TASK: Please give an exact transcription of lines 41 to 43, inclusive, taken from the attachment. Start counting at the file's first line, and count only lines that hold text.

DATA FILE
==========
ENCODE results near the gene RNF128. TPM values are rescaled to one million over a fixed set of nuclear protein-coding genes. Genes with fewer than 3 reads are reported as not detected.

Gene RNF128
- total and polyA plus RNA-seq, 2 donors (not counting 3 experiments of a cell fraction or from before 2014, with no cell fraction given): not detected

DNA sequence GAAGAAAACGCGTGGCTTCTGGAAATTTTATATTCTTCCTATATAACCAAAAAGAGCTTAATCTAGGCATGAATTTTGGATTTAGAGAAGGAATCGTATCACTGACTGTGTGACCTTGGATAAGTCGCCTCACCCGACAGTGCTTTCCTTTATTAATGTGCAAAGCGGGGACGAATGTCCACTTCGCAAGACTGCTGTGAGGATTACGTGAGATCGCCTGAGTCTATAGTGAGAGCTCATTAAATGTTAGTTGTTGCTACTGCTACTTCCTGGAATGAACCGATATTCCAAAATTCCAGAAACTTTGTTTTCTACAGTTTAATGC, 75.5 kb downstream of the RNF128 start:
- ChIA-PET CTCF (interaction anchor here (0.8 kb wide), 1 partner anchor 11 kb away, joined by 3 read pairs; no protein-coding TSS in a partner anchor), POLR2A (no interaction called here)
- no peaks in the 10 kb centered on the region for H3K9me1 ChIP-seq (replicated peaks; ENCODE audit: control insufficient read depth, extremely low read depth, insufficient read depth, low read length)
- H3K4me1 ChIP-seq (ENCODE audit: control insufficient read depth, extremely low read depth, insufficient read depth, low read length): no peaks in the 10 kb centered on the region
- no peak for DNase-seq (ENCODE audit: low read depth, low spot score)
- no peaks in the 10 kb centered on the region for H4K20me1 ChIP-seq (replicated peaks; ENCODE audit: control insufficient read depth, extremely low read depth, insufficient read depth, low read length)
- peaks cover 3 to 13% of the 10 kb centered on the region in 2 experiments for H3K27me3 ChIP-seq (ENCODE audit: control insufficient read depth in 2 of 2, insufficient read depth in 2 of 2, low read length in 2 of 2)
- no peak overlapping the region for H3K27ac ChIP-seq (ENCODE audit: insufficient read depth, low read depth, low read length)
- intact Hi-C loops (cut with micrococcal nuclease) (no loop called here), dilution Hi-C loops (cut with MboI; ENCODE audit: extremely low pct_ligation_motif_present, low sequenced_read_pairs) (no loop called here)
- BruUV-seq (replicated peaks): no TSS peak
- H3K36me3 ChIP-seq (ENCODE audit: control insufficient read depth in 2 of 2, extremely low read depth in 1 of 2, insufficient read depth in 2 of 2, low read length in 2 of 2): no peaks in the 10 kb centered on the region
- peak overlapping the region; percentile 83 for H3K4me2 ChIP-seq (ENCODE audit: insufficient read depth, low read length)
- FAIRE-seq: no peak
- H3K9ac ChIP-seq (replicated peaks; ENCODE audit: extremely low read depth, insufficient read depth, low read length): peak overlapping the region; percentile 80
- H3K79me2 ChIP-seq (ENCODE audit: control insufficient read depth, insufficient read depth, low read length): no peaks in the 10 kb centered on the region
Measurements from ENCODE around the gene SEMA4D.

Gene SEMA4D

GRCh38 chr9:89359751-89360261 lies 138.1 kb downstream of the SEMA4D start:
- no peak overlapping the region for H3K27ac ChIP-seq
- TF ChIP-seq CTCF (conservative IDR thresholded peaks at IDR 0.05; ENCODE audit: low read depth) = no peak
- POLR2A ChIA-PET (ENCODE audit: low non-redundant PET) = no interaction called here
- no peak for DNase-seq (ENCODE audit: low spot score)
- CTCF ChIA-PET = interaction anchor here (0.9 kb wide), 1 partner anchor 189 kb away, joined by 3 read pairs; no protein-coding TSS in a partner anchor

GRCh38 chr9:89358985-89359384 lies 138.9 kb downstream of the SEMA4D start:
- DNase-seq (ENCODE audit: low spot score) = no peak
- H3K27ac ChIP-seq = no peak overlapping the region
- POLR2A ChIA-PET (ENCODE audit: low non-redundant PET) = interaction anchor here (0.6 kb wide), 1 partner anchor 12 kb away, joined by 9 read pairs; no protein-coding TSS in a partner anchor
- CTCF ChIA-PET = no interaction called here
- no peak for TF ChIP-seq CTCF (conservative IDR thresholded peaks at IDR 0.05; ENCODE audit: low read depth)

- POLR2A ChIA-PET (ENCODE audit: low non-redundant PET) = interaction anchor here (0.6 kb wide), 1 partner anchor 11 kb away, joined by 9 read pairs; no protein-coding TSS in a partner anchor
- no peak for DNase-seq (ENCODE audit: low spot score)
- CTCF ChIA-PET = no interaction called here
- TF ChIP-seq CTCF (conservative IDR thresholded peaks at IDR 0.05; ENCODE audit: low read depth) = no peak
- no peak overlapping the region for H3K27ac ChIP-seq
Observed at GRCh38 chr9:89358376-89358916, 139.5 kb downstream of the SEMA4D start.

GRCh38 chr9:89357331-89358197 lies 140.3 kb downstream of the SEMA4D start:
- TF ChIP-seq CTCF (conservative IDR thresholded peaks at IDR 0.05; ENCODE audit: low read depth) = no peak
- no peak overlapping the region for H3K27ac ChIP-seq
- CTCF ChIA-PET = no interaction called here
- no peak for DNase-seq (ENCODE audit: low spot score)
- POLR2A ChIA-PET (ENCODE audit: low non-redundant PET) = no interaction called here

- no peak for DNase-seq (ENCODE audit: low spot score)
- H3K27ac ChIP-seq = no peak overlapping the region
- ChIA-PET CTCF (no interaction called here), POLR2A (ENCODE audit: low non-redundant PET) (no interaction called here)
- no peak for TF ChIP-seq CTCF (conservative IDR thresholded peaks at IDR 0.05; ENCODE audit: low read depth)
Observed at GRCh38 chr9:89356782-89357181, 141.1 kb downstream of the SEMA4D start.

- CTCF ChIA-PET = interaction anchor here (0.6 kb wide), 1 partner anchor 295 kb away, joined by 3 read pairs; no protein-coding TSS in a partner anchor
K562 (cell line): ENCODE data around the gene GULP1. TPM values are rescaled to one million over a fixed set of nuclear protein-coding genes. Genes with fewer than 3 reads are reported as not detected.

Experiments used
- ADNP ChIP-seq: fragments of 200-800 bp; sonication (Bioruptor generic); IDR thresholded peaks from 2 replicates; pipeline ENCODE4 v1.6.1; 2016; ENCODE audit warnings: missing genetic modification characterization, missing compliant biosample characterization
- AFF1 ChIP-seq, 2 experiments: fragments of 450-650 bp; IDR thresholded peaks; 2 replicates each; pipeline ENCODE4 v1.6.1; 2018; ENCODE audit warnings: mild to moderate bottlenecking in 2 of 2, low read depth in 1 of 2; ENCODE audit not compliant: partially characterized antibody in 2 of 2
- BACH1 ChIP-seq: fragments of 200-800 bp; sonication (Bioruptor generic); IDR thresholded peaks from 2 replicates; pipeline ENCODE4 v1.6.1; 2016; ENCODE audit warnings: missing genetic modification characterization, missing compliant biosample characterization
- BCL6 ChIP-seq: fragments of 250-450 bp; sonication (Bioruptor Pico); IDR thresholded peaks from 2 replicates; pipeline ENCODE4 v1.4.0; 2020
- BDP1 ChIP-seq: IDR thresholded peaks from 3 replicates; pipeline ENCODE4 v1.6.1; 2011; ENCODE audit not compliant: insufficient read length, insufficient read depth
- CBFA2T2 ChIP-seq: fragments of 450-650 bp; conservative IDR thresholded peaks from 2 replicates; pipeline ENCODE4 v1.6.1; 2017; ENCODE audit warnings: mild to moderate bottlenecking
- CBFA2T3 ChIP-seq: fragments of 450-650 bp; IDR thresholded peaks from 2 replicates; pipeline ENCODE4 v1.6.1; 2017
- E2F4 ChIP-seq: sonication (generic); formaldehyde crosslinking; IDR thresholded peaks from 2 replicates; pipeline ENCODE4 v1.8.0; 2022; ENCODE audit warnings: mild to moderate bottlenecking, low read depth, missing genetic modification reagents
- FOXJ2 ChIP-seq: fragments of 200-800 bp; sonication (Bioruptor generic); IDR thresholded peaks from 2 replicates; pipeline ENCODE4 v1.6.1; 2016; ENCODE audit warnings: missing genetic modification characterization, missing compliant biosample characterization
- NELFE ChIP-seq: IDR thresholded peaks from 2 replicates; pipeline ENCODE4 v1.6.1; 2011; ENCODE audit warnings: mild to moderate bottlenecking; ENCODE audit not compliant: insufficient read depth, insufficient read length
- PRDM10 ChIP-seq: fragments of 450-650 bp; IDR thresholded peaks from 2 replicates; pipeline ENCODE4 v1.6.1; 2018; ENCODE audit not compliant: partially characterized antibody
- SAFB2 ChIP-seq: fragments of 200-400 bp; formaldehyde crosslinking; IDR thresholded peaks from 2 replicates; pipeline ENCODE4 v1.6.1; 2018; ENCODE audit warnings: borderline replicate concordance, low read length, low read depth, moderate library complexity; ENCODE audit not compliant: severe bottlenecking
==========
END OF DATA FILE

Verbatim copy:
- no peak overlapping the region for H3K27ac ChIP-seq
- CTCF ChIA-PET = no interaction called here
- no peak for DNase-seq (ENCODE audit: low spot score)